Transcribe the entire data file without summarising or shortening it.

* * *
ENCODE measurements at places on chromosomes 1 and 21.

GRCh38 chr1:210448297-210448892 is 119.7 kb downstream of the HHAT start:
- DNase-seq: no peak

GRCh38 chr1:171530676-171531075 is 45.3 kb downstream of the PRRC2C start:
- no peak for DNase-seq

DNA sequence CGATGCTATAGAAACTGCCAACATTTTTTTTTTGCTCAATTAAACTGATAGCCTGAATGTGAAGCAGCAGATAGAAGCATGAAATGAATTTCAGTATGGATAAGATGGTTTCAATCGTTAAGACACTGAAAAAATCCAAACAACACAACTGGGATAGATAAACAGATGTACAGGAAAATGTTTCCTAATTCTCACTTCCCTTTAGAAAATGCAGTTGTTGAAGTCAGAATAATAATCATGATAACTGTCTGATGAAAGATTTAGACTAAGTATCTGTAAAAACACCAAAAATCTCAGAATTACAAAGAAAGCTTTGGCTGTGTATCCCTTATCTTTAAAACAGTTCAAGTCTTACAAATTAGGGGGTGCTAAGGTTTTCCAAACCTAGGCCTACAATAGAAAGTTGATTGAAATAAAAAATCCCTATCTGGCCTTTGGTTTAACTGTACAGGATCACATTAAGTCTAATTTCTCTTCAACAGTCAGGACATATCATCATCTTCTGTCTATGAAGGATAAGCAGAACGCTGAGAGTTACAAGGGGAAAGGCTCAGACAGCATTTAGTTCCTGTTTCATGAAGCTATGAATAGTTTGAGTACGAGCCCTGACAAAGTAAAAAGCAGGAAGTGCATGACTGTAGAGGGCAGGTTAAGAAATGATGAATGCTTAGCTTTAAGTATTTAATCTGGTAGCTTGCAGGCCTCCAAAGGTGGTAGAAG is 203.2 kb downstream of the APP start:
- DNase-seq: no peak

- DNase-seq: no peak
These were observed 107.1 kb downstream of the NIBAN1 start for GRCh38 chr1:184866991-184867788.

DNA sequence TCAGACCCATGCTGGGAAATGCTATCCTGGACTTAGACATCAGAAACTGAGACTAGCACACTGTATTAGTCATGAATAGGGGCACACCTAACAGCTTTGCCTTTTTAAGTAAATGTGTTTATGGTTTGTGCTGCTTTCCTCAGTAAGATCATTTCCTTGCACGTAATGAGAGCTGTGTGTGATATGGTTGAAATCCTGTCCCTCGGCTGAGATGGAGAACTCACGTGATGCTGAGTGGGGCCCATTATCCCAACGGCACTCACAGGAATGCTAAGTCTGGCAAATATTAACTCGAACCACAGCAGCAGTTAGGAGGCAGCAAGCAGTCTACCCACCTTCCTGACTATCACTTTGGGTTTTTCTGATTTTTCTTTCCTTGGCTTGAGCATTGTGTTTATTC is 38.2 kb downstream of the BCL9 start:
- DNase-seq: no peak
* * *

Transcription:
ENCODE measurements at places on chromosomes 1 and 21.

GRCh38 chr1:210448297-210448892 is 119.7 kb downstream of the HHAT start:
- DNase-seq: no peak

GRCh38 chr1:171530676-171531075 is 45.3 kb downstream of the PRRC2C start:
- no peak for DNase-seq

DNA sequence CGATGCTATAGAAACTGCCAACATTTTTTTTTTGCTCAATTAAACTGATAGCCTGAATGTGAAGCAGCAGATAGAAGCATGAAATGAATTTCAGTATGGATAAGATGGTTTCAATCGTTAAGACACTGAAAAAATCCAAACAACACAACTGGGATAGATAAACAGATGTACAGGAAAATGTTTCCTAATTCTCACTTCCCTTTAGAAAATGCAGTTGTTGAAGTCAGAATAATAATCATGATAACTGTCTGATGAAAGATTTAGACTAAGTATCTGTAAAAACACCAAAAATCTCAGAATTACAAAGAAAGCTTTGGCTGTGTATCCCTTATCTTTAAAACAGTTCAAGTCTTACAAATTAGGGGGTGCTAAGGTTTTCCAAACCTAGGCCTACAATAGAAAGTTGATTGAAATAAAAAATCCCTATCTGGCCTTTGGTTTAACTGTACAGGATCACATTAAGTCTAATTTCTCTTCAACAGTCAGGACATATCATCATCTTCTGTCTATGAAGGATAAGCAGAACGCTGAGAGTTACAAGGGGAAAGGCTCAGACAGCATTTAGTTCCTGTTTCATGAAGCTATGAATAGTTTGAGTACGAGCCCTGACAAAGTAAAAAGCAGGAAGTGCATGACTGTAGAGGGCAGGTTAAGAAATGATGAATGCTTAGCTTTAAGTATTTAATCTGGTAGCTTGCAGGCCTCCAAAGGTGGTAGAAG is 203.2 kb downstream of the APP start:
- DNase-seq: no peak

- DNase-seq: no peak
These were observed 107.1 kb downstream of the NIBAN1 start for GRCh38 chr1:184866991-184867788.

DNA sequence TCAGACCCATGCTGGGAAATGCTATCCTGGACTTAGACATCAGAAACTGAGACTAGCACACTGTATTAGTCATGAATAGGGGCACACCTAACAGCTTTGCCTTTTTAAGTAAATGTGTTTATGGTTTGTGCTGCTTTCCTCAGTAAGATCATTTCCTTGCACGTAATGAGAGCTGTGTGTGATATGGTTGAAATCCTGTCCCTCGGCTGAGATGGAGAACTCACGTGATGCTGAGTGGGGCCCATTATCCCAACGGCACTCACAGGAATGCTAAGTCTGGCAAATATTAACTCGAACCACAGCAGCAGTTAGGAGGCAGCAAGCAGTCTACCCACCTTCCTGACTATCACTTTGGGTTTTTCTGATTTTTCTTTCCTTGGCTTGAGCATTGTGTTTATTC is 38.2 kb downstream of the BCL9 start:
- DNase-seq: no peak